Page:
I've often marveled at how the Japanese tune "Ue wo Muite Arukou"（上を向いて歩こう）became such a hit overseas and over time in its guise as the "Sukiyaki" song. But not too long ago, there was a reverse phenomenon of sorts involving a song that had been originally created all the way back in 1876.
"My Grandfather's Clock" was made by Henry Clay Work and later became the go-to song for British brass bands and bluegrass musicians (according to Wikipedia). And then singers ranging from The Everly Brothers to Johnny Cash covered it. I even had my experience with it during my band class in junior high school as one of the clarinet players. It was a pretty chipper song but otherwise didn't think much more of it once I left the music field in high school. Little did I know that it would become a huge hit in Japan a little over 20 years after putting down my licorice stick for the final time.
Soulful singer-songwriter Ken Hirai （平井堅）covered it under its Japanese title of "Ookina Furu Dokei" (The Big Old Clock) as his 16th single in August 2002. Initially, Hirai sang the song as part of his concerts and with its growing popularity, the decision was made to put it to CD. Good decision. His slow and tearjerking delivery hit the right nerve amongst the Japanese listening public and the song went Triple Platinum. "My Grandfather's Clock" was also a favourite in the country for generations but Hirai's approach perhaps brought out more of the heart about this clock which lived and died with the original owner. The late lyricist Kogo Hotomi (保富康午...who had a hand in creating the iconic programs of NHK's Kohaku Utagassen and Fuji-TV's "Music Fair") had written the Japanese words to "Ookina Furu Dokei" when the song was used in 1962 for the NHK children's music program "Minna no Uta"（みんなのうた...Songs For All）, and it was those words that Hirai sang in his moving version.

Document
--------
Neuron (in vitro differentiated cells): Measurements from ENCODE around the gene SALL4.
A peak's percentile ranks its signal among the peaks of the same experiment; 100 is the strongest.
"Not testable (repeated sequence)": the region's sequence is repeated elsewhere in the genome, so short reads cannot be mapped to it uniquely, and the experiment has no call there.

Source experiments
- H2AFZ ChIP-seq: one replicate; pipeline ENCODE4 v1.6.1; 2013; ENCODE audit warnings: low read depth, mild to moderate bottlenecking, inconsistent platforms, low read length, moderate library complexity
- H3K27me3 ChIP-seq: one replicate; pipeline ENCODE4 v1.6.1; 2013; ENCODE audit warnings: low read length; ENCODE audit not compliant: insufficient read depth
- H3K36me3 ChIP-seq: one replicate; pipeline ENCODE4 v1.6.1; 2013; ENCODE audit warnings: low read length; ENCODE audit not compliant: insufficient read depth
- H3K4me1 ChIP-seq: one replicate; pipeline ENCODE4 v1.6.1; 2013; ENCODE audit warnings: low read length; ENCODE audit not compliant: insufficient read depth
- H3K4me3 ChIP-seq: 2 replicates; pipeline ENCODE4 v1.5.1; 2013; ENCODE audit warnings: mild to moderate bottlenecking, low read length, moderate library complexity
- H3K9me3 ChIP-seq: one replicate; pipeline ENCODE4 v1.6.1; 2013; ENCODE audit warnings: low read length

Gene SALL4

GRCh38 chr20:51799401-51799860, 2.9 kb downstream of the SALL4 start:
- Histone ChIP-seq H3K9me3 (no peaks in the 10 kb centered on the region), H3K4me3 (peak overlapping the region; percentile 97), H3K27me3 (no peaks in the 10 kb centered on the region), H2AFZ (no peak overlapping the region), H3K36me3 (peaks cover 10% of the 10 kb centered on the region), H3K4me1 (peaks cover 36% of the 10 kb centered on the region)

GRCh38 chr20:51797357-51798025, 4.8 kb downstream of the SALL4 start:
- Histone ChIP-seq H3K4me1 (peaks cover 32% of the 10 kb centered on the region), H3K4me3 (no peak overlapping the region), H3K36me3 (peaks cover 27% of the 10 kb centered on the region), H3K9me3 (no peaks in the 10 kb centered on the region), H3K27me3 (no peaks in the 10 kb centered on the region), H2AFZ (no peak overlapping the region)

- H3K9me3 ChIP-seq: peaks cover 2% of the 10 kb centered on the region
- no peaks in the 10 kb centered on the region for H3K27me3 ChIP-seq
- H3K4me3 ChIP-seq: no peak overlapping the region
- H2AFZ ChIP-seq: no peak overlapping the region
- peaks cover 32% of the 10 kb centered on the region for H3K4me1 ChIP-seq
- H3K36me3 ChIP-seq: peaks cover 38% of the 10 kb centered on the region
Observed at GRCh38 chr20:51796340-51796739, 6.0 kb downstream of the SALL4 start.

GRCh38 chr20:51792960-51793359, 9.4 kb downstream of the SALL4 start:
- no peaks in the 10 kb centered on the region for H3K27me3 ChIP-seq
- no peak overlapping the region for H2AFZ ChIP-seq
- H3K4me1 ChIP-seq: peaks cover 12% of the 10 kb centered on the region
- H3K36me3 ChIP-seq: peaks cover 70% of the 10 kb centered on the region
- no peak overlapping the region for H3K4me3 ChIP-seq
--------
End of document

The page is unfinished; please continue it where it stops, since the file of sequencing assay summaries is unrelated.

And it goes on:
When I first heard Hirai sing this on TV, I just thought (considering my own experience with the song) it was a one-off gimmicky thing for him to show how he could transform a song into a Hirai-style ballad. However, "Ookina Furu Dokei" started to become a much-in-demand tune for the singer and I wonder if perhaps he is gonna end up being most recognized for his cover of an old music class song. As much as "Sukiyaki" had charmed people like the Americans and the British ages ago, "My Grandfather's Clock" did the same thing for the Japanese.
At the Japan Golden Disc Awards, it won Song of the Year. On Oricon, it stayed at No. 1 for 4 weeks straight and became the 7th-ranked song for 2002, and just skirted under a million in sales. Not surprisingly, Hirai was invited onto the Kohaku Utagassen for the 2nd time on the strength of "Ookina Furu Dokei".
It's amazing how a song that I squeaked and tooted my way through in band class in the early 80s became a megahit in the first few years of the 21st century.
As a comparison, here is the English version.